Toll bar houses were a common feature on English roads, dozens of them seen in the course of an afternoon’s motor ride from Chesterfield. These toll bars must have been very effective at reducing the amount of traffic on the roads, for a horse going through Chain Bar had to pay 4d, and if it was hitched to a carriage the owner would have to hand 8d over to the toll bar keeper. Cows were charged 2d and flocks of sheep 1d per sheep. If this had been the only toll bar between Chesterfield and Baslow the charge wouldn’t have been quite so burdensome, but the name ‘West Bars’ reminds us that a toll bar was there too; and there was still another at Brookside, its existence is commemorated in the new street which ran down the side of the old toll bar keepers cottage, known as Brookside Bar. The old toll bar cottage was pulled down, the last occupier a cattle drover.
One hundred and fifty years ago there was no free use of the roads and there were toll bars on all main roads. Even as late as 1840 they were often to be found at intervals of six to eight miles and every vehicle going through had to pay, except when a corpse was being taken in a wheeled vehicle to a church or a farmer moving his stock from one farm to another. The tolls were clearly stated on the board which hung at every toll bar, and contrary to modern practice there was a lower charge for big heavy wagons, the reason being that wagons always had very broad wheels and were welcomed by those who owned the toll because they helped to roll in the stone which was put on the roads to fill up holes and ruts. Needless to say, these toll bars were not popular and in Wales there was one toll bar which was burnt down over and over again.
One old hawker, by the name Jimmy Ford, had his own way of evading payment at Chain Bar; as pedestrians were allowed to go through free, just before he approached Chain Bar he would stop his Donkey cart, unharness the donkey and put it in the cart, and then pull it through the toll bar gate himself. One can gain a little quiet amusement by imagining the conversation between Jimmy Ford and Mrs Hannah Potter.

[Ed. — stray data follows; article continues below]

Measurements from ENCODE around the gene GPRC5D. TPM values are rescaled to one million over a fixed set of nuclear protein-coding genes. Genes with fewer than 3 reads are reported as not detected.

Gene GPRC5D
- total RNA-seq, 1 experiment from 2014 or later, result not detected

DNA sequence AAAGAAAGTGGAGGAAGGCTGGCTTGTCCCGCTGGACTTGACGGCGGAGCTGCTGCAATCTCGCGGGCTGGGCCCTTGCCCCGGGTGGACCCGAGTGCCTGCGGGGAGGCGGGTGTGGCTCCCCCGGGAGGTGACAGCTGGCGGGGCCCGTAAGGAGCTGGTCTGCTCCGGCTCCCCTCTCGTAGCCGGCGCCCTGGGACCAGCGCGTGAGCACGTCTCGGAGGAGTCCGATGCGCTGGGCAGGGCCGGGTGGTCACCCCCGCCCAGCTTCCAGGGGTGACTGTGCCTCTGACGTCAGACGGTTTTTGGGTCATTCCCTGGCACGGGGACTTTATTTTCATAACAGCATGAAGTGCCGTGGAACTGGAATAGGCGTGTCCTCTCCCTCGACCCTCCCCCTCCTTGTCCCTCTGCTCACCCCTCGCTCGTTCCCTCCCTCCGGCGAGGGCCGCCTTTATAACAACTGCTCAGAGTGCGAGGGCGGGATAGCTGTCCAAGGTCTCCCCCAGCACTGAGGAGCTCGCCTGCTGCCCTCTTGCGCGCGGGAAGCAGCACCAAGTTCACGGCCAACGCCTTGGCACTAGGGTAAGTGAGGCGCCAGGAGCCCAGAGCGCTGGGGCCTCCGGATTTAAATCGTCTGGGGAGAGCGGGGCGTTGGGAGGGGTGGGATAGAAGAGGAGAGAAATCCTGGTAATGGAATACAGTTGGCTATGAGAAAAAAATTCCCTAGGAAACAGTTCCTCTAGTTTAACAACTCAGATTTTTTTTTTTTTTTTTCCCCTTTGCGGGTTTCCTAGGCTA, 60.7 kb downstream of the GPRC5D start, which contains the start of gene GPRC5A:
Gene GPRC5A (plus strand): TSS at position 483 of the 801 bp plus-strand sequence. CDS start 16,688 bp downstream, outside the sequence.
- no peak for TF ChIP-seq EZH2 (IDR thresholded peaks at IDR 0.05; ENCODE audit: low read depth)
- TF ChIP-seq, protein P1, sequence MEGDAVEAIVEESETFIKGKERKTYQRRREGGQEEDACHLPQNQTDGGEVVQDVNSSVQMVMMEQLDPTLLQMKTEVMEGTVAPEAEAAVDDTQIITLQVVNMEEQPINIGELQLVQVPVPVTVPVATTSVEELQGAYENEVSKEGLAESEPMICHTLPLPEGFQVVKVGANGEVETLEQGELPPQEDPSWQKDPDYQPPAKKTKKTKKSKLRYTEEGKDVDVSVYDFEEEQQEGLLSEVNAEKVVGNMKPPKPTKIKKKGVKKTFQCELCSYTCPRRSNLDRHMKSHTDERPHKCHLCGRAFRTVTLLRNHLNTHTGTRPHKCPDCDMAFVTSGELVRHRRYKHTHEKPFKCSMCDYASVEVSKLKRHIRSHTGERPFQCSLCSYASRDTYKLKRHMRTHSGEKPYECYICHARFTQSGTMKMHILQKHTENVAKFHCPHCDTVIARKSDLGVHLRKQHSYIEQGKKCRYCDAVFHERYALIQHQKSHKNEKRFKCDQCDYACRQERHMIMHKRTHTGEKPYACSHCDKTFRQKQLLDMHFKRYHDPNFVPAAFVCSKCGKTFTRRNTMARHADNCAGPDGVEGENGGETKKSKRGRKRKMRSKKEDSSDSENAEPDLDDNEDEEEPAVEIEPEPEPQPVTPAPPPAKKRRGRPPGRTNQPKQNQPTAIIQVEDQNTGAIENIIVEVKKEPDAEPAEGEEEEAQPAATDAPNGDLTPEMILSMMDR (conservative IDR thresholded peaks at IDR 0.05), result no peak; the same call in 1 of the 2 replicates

Toll bars received their death blow when railways were built and at the yearly auction of the rights to collect tolls, bidders often failed to turn up. Tolls only lingered on at bridges. As late as 1931 there were still 88 toll bridges across the country, but it was not long before these vanished.
Our Brampton Chain Bar cottage still stands, and was the first home of Mrs. Emma Turner, daughter of Tom Bestwick, where she brought up a fine family of eight children five boys and three girls-all born in this little three-bedroomed cottage. Her husband, who served as an officer in the 1st Battalion Nottingham and Derbyshire during the 1914/18 war, died in 1937 leaving his wife the hard task of bringing up her large family with the eldest only fourteen years of age. Later, four of the unmarried members of the family lived with their mother in a very lovely home in Haddon Close, in which, on festive occasions the whole Turner family gathered. With the four sons’ wives and four grandchildren it totalled sixteen members; and it is interesting that two of these, ‘Jackie’ and ‘Jock’, worked at Portland works.
Thanks to Jock for providing this for us to replicate and share with you today.